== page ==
Leonard Cohen: Old Ideas album review

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Veteran Canadian singer-songwriter Leonard Cohen will bring his inimitable gravel-and-honey voice to Australia in November for a national tour. To mark the return of the 78-year-old troubadour, Neil Walker reflects on his most recent album: 2012’s Old Ideas.

Sometimes, crime pays. Old Ideas, Leonard Cohen’s first album in eight years, would never have existed if his accountant hadn’t pilfered money from him, forcing Cohen out of self-imposed exile and retirement in a Zen monastery.
Leonard’s loss is our gain.
You know what you’re going to get with a Leonard Cohen album – melancholic existential contemplation – and Old Ideas is no different. This is not a complaint.
But it’s a stroke of quiet genius for Old Ideas’ opening gambit Going Home to have Cohen (or is it God?) dub “Leonard” a “lazy bastard in a suit”. It draws listeners in with nice dash of laughing Len’s self-deprecating humour.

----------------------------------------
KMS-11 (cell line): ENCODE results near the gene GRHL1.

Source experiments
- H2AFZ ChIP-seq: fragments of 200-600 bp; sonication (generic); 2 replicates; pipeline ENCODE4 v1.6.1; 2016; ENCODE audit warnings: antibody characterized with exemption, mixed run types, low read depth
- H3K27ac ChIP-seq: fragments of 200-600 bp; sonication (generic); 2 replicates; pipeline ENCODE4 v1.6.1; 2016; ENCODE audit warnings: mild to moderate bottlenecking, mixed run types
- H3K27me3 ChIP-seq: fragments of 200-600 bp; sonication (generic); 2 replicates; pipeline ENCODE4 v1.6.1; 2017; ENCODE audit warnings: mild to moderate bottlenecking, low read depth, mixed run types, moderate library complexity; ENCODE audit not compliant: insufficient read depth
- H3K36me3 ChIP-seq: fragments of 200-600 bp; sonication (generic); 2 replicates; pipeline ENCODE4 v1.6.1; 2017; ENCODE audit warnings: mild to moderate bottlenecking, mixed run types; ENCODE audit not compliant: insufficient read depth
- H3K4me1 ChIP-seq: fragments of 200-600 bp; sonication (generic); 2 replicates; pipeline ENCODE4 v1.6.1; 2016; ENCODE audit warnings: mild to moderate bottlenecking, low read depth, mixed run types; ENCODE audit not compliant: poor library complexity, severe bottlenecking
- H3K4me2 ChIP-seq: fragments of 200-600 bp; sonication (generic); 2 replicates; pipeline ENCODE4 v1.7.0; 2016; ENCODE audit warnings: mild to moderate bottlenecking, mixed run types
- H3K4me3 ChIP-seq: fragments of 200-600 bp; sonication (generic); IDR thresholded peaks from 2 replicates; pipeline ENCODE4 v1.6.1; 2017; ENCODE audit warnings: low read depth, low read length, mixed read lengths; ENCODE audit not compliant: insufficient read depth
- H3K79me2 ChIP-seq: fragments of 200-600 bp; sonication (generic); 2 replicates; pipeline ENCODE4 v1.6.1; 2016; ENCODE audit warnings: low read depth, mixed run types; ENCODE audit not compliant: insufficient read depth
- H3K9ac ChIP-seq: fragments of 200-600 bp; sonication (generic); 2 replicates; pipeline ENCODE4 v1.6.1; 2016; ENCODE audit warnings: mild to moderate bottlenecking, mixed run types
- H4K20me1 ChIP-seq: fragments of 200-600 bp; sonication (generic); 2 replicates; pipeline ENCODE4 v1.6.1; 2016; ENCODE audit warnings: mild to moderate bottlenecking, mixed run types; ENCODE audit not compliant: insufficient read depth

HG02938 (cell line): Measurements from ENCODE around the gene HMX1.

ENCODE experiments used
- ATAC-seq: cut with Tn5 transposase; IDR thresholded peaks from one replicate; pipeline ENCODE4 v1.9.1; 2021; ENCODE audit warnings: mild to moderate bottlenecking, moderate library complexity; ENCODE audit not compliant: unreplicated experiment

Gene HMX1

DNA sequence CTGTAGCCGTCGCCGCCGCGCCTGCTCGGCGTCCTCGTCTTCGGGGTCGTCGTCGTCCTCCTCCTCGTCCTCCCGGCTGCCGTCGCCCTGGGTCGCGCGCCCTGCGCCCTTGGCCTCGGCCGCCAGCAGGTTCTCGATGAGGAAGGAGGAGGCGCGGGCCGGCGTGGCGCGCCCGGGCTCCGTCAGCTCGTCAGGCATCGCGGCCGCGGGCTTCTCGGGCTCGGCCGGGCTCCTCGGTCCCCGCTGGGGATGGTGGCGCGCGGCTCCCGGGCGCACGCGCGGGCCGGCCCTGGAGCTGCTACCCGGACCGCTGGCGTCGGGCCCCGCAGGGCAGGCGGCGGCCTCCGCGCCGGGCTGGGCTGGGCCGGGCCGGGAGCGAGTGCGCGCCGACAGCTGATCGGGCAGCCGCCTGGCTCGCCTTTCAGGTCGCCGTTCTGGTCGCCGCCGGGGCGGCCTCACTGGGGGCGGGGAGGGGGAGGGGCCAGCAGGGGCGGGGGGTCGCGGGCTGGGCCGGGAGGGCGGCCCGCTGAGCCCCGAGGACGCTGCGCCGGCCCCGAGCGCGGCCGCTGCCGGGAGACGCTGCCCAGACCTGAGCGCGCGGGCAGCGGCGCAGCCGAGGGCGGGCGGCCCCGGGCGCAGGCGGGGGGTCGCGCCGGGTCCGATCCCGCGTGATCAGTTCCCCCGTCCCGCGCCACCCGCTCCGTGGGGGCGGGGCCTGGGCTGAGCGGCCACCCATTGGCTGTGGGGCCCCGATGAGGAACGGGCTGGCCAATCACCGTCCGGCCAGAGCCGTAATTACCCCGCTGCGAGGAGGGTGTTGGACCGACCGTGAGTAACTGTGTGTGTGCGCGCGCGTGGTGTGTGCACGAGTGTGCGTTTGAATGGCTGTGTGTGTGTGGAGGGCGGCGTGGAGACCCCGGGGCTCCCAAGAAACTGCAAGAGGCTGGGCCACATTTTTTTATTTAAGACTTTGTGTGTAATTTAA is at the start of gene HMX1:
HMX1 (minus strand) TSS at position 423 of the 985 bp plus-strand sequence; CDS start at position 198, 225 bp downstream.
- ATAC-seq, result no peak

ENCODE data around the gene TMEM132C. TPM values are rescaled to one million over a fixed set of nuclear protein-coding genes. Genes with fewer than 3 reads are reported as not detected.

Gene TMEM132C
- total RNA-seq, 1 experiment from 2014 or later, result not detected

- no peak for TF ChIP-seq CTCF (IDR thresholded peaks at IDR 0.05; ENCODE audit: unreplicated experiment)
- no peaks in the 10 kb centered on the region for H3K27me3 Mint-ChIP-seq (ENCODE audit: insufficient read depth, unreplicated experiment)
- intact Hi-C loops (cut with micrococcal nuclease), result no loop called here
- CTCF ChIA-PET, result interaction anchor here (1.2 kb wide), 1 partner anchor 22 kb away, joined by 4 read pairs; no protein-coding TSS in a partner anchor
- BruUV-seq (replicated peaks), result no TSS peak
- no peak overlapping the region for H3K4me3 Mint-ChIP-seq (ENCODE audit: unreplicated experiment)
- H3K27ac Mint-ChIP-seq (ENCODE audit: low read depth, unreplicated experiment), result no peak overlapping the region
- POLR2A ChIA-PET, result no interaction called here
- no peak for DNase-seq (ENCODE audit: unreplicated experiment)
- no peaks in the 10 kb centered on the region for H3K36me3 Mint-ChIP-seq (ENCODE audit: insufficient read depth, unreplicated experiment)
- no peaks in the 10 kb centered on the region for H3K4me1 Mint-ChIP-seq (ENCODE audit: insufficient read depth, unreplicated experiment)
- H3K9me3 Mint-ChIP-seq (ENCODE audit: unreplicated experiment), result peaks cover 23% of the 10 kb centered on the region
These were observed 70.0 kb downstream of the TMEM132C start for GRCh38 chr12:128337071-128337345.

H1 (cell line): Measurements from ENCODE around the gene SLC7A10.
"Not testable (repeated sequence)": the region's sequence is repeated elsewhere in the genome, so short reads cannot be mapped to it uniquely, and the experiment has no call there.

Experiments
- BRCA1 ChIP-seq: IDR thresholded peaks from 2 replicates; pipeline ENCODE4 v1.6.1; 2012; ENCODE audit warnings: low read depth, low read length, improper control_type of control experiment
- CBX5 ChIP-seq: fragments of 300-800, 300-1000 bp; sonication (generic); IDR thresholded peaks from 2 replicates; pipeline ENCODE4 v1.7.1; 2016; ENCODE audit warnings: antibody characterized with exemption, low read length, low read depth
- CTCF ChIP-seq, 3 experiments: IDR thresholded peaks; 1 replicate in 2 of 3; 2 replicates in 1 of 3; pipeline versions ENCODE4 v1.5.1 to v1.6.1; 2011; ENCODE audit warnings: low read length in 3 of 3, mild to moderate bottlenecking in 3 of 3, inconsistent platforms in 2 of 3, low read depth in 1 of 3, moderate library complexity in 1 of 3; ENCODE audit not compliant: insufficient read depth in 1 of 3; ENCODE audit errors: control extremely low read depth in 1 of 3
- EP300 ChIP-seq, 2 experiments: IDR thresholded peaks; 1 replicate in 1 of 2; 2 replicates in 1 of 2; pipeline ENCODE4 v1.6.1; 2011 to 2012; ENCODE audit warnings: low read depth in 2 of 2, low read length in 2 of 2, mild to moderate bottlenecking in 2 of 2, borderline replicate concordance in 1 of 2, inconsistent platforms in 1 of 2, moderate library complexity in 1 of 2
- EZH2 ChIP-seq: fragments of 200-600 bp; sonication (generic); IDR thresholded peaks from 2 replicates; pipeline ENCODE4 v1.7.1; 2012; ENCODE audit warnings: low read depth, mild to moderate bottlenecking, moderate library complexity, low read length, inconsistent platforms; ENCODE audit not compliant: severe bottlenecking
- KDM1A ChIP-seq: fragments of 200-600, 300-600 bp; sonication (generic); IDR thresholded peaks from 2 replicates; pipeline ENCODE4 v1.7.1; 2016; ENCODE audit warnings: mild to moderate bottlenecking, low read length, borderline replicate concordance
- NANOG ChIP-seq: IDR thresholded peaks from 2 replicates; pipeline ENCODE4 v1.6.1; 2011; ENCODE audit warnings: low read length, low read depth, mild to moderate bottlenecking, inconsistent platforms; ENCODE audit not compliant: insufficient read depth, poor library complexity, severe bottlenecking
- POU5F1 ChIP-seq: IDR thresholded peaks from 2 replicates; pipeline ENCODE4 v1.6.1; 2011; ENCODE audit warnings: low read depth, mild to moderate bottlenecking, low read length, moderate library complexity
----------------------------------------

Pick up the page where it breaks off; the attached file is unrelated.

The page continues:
Cohen is now 77 years old so it’s hardly surprising that Old Ideas is mostly preoccupied with mortality. Sparse, but never leaden, arrangements allow the words to shine. And Cohen has always been about the words.
Darkness sheds light on his state of mind: “I’ve got no future/I know my days are few/The present’s not that pleasant/Just a lot of things to do”. Amen sees Cohen seek reassurance from a lover to “tell me again” that he’s needed “when the angels are panting and scratching at the door”.
It’s not a set of songs for parties then but its lighter moments – most notably Going Home and the closing Different Sides (wherein Cohen complains to another lover “You want to change the way I make love but I want to leave it alone” – he’s 77, after all!) – make its darker aspects palatable and – when in the right (wrong?) frame of mind – rather cathartic.

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